How to fall out with your best friends forever by going on holiday with them

THINK going on holiday with your mates will be fun and relaxing? You’re wrong. Here’s why you’ll fall out after two days.

Assigning bedrooms

The moment you arrive at the Airbnb, there’s a tense stand-off about who gets which room. Tom and Emma insist on having the double with en suite because they’re a new couple, while Stephen and Paul get the bunk beds because they’ve been together for four years. Joanna is single so gets plonked on the sofa, despite paying the same amount as everyone else. Already a hierarchy has formed, and you only put up with your uncomfy single bed because you’re ‘better’ than Joanna.

Try to do everything together

You came as a group so you’re going to do everything together as a group, even though Sophie is already in a huge mood by 8am because she knows Nikki and Martin won’t get up until 10 at least. After Lucy takes 40 minutes to get dressed, the lunch reservation is missed and everyone bitches for ages about whose fault it is. At least everyone stops taking selfies for a bit. 

Go on a country walk

Josh’s idea of a country walk is to put on head-to-toe waterproofs, get out the appropriate OS map and do a 20-mile circuit of the local hills. Whereas Ryan’s is to dawdle reluctantly on a short footpath to a pub and moan about getting his fresh new Nike Airs muddy. In the end, everyone bickers about what to do until it gets too dark and someone puts a shit film on. Hey, who doesn’t go on holiday to watch The Da Vinci Code?

Attempt to split every single bill

To keep it fair, every single amount of money spent is split precisely six ways, even if it was Oliver buying a bag of crisps and some Rolos as car snacks. However, this suddenly doesn’t apply when Eleanor only has a salad for dinner and no alcohol and refuses to pay as much as everyone else. The staff of every establishment look visibly suicidal every time Kelly gets her calculator out as the bill arrives.

Get pissed and dig up some long-simmering resentments

When you go to the pub with your mates, there’s an inevitable point where you stop drinking and go home. Not so when you’ve rented a holiday cottage in Wales. You’ve got all night to keep drinking, get on each other’s nerves, and get annoyed by disagreements magnified 10,000x by booze. The next day it’ll be hard to tell if you feel nauseous from that unwise bottle of rum or making Zara cry over a minor slight from 11 years ago.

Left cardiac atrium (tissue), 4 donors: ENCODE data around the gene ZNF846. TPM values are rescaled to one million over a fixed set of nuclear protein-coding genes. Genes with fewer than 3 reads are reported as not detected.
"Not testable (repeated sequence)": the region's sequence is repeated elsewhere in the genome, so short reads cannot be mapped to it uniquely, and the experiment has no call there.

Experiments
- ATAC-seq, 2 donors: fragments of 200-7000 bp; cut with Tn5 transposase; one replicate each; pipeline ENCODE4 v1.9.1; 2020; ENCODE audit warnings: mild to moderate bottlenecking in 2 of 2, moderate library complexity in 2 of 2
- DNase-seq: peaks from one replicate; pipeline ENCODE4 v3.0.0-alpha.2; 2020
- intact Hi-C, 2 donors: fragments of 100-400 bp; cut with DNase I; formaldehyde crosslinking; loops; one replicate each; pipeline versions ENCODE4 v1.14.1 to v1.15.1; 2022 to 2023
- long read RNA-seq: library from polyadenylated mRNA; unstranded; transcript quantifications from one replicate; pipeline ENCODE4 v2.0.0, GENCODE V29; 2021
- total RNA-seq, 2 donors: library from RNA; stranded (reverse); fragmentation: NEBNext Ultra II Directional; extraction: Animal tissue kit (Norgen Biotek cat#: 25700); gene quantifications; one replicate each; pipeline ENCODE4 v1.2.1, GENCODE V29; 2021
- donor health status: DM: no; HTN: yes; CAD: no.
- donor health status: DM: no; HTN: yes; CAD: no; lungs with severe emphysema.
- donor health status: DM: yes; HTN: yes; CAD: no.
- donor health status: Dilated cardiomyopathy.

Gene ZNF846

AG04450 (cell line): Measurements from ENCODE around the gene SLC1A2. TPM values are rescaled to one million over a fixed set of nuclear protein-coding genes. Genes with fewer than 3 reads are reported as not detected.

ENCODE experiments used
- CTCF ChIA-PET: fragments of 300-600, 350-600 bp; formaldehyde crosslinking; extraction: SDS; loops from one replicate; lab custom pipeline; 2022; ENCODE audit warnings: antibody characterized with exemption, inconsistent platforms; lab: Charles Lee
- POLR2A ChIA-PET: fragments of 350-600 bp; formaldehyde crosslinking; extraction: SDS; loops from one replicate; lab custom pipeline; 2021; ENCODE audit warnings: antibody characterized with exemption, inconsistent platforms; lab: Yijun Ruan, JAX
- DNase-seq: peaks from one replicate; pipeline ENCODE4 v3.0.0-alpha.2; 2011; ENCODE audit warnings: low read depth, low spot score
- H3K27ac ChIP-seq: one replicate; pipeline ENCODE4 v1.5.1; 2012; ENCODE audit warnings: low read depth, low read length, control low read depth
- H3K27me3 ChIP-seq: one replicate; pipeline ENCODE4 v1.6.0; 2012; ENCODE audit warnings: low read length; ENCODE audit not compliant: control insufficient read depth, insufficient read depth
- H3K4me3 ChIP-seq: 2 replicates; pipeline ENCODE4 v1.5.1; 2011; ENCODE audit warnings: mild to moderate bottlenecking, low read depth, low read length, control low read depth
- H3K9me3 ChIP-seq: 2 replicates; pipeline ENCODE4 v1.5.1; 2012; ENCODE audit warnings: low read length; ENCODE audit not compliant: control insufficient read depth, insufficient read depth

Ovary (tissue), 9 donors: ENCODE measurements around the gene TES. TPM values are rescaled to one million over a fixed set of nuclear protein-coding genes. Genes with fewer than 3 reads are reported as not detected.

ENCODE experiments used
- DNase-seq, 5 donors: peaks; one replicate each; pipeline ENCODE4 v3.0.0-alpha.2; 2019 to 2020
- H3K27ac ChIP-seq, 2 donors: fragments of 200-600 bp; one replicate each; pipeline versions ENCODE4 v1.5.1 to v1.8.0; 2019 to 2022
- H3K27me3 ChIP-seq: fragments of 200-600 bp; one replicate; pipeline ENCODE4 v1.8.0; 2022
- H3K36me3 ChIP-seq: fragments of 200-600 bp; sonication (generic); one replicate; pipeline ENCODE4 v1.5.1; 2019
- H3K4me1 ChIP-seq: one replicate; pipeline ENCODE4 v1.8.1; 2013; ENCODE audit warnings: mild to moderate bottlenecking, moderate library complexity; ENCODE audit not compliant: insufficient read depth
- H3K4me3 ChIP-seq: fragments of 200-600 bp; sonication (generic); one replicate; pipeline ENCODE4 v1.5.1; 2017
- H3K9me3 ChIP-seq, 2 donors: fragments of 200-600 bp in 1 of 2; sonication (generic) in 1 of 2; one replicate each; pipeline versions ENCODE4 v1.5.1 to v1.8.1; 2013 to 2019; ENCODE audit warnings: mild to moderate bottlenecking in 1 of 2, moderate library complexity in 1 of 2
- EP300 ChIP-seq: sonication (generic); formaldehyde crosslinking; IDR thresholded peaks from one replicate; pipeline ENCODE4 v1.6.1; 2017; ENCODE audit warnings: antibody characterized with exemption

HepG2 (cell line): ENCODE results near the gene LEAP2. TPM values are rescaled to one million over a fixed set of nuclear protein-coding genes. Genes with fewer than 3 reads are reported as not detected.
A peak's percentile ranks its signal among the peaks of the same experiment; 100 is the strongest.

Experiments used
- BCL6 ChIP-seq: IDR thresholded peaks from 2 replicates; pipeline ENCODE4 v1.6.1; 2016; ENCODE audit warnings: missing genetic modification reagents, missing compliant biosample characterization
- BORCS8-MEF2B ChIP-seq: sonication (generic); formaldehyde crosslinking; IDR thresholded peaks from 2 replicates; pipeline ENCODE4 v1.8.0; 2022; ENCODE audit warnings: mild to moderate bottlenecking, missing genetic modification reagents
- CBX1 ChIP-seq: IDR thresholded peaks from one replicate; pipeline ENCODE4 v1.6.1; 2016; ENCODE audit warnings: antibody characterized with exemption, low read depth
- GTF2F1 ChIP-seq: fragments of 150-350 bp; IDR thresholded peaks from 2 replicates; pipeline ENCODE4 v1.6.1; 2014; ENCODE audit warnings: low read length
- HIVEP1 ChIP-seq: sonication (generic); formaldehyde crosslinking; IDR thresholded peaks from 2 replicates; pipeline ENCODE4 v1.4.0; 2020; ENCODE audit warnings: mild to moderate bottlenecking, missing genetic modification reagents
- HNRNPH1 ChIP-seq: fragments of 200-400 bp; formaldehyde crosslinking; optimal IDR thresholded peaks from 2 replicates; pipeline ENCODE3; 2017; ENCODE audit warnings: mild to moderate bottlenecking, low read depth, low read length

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Lee Anderson MP's guide to being a bigoted pub bore

EVERY grim pub has a weird bloke sitting on his own who turns out to have incredibly dodgy opinions. Here Lee Anderson MP gives his tips on being that guy you regret talking to.

Establish your territory

Sit at the same seat, ideally at the bar, and order the same pint of best (lager is a woman’s drink) with monotonous regularity. Monotonous, that’s you, as people subjected to your views on ‘snowflakes’, ‘transgenders’ and ULEZ will soon discover to their cost.

Act like you know it all (because you do)

Don’t let being none too bright and having no greater life experience than anyone else stop you being an expert on everything. The true pub bore is supremely knowledgeable about topics ranging from Viet Cong tactics to looking after tropical fish. The fact that you are wrong, and you’d kill the fish by feeding them carrots, isn’t a problem because you’re too f**king thick to realise.

Sound like a National Front leaflet

‘If they don’t like barges then they can f**k off back to France’ is the level of debate I’d like to see in the House of Commons every day (we’re getting there). The trick is to stop just short of actual racism. This way you can troll liberals without getting barred, sacked or prosecuted. Outwardly you are just an attention-seeking gobshite, but underneath you have the guile of that most cunning of animals, the wasp. 

Learn how to snare your victims

I like to mutter ‘Evening’ to unsuspecting drinkers. Encouraged by this bait they’ll come out with some chit-chat like ‘So much for summer!’. You’ve now established a conversational bridgehead and you can start opining about Sharia law – or another of your six or so tedious obsessions – and watch them squirm as they try to escape before you get to the really offensive bit.

Keep it fresh

Despite what I just said, there’s more to life than immigrants. I like to spice up the conversation by throwing in a topic you’d never expect in a million years from someone like me, such as bringing back the death penalty. Or address a contemporary issue thrown up by our fast-changing modern world, eg. ‘Should women have jobs?’

Bring up your working-classness frequently

Everyone loves listening to someone with a chip on their shoulder. Drippy middle-class Guardian readers have to listen to your working-classness out of guilt, and other working-class people need reminding that their working-classness is less authentic than yours. It seems like only yesterday I were down t’pit, learning the meaning of hard graft and fighting off Balrogs with my good mate Gimli. Or did I imagine that? It’s hard to tell when your head’s full of shit.

Enjoy banter with the ladies

There’s nowt wrong with a bit of harmless flirtation now that women are allowed in pubs. I used to be quite the ladies’ man, so if a bit of skirt is waiting to be served I’ll say: ‘You remind me of my daughter. ‘Course, I wouldn’t let her go out dressed like that.’ It’s just a shame that standards have dropped these days and too many young women use bad language like ‘Are you that f**king twat Lee Anderton?’ and ‘Your TV show’s f**king shit, by the way’.